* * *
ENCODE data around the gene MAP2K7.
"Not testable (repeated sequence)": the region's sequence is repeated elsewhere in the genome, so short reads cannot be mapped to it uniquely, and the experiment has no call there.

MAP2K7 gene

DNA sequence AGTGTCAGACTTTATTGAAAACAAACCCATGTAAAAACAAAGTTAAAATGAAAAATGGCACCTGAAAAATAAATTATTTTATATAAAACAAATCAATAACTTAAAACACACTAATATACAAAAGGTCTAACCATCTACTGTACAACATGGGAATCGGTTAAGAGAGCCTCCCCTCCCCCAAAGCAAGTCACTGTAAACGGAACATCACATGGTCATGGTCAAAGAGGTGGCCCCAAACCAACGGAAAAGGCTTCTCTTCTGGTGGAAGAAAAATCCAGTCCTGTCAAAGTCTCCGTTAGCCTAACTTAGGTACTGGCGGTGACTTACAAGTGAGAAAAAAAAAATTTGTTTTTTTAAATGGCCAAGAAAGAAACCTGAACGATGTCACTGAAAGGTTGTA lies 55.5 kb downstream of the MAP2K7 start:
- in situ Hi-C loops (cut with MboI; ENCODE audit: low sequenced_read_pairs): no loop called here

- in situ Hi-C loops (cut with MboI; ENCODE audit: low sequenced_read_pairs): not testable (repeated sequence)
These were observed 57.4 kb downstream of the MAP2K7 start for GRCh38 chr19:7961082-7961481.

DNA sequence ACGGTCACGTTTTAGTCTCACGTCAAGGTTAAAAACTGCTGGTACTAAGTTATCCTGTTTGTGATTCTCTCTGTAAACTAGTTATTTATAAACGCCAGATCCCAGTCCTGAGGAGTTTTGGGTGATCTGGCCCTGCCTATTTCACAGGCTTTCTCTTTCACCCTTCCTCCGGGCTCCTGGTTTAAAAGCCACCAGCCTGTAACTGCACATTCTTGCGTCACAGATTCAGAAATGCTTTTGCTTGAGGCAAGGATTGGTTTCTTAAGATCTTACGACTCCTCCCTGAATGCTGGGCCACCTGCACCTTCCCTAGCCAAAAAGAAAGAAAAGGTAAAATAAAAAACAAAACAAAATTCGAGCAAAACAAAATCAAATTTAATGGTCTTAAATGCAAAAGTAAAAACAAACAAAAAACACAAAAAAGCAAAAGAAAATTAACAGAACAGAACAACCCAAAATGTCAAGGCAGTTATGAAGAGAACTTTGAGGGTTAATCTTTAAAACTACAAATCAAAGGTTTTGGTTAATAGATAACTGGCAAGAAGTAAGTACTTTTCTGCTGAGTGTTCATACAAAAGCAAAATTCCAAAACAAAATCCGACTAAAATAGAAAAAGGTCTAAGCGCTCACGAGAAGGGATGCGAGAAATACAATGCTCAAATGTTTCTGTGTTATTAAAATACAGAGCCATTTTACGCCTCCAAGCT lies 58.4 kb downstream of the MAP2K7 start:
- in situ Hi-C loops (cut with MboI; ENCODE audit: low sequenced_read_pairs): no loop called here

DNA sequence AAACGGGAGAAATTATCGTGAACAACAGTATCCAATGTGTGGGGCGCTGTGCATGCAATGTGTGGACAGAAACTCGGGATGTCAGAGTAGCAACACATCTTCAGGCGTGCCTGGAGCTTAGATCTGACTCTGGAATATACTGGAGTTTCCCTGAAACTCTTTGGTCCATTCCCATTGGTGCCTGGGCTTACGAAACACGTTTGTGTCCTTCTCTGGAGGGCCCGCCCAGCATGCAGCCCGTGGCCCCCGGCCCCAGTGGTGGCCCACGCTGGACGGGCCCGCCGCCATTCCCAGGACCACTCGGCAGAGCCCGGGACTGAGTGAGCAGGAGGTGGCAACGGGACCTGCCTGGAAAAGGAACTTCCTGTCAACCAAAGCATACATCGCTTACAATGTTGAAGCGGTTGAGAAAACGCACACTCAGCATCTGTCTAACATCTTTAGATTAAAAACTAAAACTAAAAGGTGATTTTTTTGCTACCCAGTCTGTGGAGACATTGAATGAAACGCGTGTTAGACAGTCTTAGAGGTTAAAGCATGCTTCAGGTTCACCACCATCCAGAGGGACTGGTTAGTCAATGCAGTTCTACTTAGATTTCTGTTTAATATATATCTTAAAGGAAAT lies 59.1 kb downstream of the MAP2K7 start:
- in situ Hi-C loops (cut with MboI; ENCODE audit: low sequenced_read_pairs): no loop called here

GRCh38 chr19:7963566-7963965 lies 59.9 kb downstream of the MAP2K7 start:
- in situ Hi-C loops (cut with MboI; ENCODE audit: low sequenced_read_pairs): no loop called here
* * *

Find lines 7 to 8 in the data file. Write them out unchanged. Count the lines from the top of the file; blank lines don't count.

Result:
These were observed 57.4 kb downstream of the MAP2K7 start for GRCh38 chr19:7961082-7961481.

DNA sequence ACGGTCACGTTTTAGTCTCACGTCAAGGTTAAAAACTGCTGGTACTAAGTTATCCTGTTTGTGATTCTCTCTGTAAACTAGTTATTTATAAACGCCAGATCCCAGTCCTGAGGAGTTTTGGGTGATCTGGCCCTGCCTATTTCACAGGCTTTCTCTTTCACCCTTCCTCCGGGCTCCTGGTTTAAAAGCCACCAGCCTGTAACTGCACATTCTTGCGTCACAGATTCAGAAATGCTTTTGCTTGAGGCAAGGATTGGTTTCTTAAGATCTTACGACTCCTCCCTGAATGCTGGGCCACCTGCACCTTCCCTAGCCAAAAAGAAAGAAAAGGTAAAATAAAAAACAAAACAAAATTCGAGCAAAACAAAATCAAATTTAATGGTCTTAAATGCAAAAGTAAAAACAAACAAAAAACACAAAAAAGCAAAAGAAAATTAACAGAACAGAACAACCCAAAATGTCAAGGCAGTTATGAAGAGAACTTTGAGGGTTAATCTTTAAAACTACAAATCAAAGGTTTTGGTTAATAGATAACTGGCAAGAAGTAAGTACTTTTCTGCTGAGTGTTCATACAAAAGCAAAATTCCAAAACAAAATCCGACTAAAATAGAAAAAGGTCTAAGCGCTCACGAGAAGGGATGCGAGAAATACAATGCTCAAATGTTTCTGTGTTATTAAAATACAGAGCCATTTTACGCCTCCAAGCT lies 58.4 kb downstream of the MAP2K7 start: